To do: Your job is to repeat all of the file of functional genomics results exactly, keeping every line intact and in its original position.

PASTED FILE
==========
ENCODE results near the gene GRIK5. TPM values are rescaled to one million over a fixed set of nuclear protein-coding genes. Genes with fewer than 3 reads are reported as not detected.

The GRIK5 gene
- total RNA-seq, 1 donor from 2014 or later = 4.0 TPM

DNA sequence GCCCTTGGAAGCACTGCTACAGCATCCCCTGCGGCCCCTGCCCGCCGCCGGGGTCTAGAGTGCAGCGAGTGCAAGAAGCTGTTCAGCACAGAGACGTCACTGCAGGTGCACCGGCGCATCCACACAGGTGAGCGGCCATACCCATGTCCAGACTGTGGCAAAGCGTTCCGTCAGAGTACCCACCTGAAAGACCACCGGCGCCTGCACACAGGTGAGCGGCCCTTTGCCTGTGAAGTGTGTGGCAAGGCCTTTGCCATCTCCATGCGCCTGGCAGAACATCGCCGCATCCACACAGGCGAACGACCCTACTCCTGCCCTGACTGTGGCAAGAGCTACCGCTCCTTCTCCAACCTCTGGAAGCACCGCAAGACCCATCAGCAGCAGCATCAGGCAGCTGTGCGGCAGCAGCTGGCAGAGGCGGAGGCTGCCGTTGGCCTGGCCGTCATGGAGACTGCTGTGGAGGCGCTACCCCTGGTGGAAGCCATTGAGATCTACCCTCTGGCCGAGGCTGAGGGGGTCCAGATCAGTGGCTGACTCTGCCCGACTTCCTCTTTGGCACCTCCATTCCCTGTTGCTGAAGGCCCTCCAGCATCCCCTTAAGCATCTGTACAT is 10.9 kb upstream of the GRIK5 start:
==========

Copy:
ENCODE results near the gene GRIK5. TPM values are rescaled to one million over a fixed set of nuclear protein-coding genes. Genes with fewer than 3 reads are reported as not detected.

The GRIK5 gene
- total RNA-seq, 1 donor from 2014 or later = 4.0 TPM

DNA sequence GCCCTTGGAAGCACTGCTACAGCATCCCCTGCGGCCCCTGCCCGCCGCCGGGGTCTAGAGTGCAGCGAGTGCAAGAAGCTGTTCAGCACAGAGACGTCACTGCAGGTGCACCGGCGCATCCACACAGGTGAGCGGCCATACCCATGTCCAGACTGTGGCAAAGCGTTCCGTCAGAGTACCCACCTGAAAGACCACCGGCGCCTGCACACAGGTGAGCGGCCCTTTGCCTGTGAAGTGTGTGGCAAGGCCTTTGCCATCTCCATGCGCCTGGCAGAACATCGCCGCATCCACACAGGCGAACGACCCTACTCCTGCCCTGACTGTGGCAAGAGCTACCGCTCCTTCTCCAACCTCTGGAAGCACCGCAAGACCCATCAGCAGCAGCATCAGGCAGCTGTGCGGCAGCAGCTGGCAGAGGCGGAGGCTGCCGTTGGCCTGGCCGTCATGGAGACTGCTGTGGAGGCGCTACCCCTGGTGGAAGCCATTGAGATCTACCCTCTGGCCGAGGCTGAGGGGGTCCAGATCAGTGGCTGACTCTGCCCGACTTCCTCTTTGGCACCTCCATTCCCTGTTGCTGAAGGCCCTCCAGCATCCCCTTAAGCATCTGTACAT is 10.9 kb upstream of the GRIK5 start: